Computational creativity and the future of AI

MIT

Blue-rayed limpets cling to a piece of kelp (Photo: Shutterstock)

The humble limpet has been receiving a lot of press lately, as scientists recently determined that the material from which its teeth are made is officially the world's strongest natural material. Now, an MIT/Harvard study suggests that a specific type of limpet's shell may hold the key to transparent displays that require no internal light source.  Read More

The MIT testing device could supply a result in around 10 minutes via a color coding syste...

Researchers from MIT claim to have developed an easy-to-use blood test that can be applied in the field, allowing for the screening of multiple diseases at once. The test is said to provide results in around 10 minutes, and could be instrumental in stopping the epidemic spread of fatal diseases such as Ebola.  Read More

The data was collected by NASA's Van Allen Probes, seen here in an artist's rendition (Ima...

Back in October 2013, two NASA probes were in the perfect position to observe a solar wave as it hit Earth’s magnetic field, gathering data on the event. That data has now been analyzed by teams of scientists at MIT’s Haystack Observatory and the University of Colorado, revealing the process by which harmful, high-speed particles are generated in Earth’s radiation belts.  Read More

The new hydrogel type can be seen in these electron microscopy images, which show the nano...

A team of MIT researchers has developed a new, self-healing hydrogel that doesn’t require surgical implantation, but can be injected using a syringe. The new gel, which can carry two drugs at once, allows for more convenient treatment of numerous conditions.  Read More

A new advance could lead to bigger, cheaper and high-fidelity holograms (Photo: D. Smalley...

Microsoft's recent HoloLens announcement has reignited interest in holographic displays, but the current state of affairs suggests that this technology may still be too expensive and limited to become truly widespread. Researchers at Brigham Young University (BYU) and MIT are bridging the gap with a new important step toward the next generation of high-bandwidth, color-accurate holographic video displays that could span the size of an entire room at one tenth the cost of state of the art devices.  Read More

Scientists are studying vintage violins, to find out what features give them their distinc...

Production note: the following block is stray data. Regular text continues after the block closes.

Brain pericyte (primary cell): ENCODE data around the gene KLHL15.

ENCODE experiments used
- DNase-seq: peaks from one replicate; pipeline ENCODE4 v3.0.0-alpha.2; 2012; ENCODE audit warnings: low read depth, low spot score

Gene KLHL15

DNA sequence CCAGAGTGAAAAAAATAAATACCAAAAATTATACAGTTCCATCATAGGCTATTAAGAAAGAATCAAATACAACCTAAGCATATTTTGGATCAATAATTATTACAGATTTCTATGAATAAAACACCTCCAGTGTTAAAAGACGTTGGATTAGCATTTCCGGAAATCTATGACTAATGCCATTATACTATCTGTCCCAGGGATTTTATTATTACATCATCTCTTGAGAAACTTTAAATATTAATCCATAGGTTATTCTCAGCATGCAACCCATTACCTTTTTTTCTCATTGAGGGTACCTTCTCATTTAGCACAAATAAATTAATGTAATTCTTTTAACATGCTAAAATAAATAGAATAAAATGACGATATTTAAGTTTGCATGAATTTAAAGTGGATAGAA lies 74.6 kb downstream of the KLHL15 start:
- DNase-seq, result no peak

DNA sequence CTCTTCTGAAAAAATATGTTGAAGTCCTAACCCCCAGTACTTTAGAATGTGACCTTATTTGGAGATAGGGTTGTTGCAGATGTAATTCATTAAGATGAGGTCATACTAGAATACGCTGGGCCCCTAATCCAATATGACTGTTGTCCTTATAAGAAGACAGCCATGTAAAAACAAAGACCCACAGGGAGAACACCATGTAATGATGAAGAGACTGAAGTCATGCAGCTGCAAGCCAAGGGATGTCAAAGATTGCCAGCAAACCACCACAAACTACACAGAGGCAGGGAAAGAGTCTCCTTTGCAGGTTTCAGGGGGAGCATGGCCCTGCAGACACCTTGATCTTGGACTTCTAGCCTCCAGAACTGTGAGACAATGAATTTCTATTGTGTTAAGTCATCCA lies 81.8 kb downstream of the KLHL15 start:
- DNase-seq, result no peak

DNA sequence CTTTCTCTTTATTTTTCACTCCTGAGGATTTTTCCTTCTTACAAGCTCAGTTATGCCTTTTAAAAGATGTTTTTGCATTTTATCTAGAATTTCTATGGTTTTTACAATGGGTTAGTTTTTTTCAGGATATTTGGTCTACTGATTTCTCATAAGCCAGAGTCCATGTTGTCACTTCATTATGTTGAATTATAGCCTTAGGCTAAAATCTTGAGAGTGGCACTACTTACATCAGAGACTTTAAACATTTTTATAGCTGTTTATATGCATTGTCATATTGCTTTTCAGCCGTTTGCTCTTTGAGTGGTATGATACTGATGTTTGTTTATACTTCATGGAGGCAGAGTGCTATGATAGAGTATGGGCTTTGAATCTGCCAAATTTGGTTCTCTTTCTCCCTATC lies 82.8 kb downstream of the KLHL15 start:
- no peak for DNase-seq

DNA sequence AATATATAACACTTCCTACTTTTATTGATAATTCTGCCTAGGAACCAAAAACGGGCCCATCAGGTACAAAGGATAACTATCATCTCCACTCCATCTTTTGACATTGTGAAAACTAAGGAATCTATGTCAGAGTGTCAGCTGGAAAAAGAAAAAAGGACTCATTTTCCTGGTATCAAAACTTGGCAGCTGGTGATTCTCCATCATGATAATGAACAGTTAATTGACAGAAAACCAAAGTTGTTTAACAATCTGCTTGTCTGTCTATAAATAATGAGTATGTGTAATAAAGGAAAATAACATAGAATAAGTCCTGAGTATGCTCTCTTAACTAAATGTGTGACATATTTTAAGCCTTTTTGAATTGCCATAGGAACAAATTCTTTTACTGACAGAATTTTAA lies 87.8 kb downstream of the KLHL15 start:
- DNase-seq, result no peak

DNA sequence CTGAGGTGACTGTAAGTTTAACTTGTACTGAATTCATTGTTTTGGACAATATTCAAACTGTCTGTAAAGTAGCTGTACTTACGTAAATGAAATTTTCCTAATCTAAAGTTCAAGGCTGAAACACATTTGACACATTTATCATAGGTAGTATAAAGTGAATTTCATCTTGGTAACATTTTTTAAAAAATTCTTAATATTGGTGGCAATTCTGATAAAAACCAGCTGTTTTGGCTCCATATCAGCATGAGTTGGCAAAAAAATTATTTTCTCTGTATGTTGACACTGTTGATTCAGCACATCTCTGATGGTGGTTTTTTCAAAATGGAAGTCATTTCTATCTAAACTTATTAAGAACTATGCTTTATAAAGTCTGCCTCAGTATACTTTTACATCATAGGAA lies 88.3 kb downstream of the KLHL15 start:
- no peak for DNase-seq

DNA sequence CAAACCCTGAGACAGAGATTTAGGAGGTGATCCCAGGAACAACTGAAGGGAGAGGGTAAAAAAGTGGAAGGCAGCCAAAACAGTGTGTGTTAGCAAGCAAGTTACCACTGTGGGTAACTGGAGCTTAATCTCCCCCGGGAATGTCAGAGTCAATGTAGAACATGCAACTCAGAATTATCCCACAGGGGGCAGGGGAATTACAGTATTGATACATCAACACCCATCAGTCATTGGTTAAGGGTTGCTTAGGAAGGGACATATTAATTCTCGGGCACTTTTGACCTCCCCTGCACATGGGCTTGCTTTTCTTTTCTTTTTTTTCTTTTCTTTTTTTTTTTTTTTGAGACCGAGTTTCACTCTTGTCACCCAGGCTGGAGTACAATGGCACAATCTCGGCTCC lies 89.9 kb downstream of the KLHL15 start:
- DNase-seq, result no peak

A team of MIT acousticians and fluid dynamicists have teamed up with Bostonian violin makers to meticulously analyze hundreds of instruments from the Cremonese period, considered the golden age of violin making. The findings not only reveal key design features, but also shed light on whether the development of the instruments was deliberate, or simply a product of human error.  Read More

A new type of engineered insulin stays in the bloodstream longer, and is only activated wh...

Researchers at the Massachusetts Institute of Technology (MIT) have developed a new method for tackling diabetes that could represent a significant breakthrough in treating the condition. The team's engineered insulin stays in the patient’s bloodstream, but is only activated when sugar levels start to tip the scales.  Read More

Because acoustic-gravity waves travel much faster than tsunamis, detection of them could s...

A new MIT study has examined the possibility of acoustic-gravity waves – high-speed sound waves often generated by underwater earthquakes and landslides – acting as an early warning of tsunamis and rogue waves.  Read More

The octopus-inspired device, inflated and ready to go

When you inflate a balloon and then release it without tying the valve shut, it certainly shoots away quickly. Octopi utilize the same basic principle, although they suck in and then rapidly expel water. An international team of scientists have now replicated that system in a soft-bodied miniature underwater vehicle, which could pave the way for very quickly-accelerating full-size submersibles.  Read More

MIT researchers are on the way to fully identifying the neurological underpinnings of suga...

Many who have tried to kick the sweet white crystals will tell you that "sugar addiction" is very real, and there are indeed neurological underpinnings that back them up. MIT researchers have now discovered that the pathways of the brain responsible for sugar addiction may differ from those which govern drug addiction and healthy eating, which could be a boon for studies and treatment of compulsive eating and obesity.  Read More

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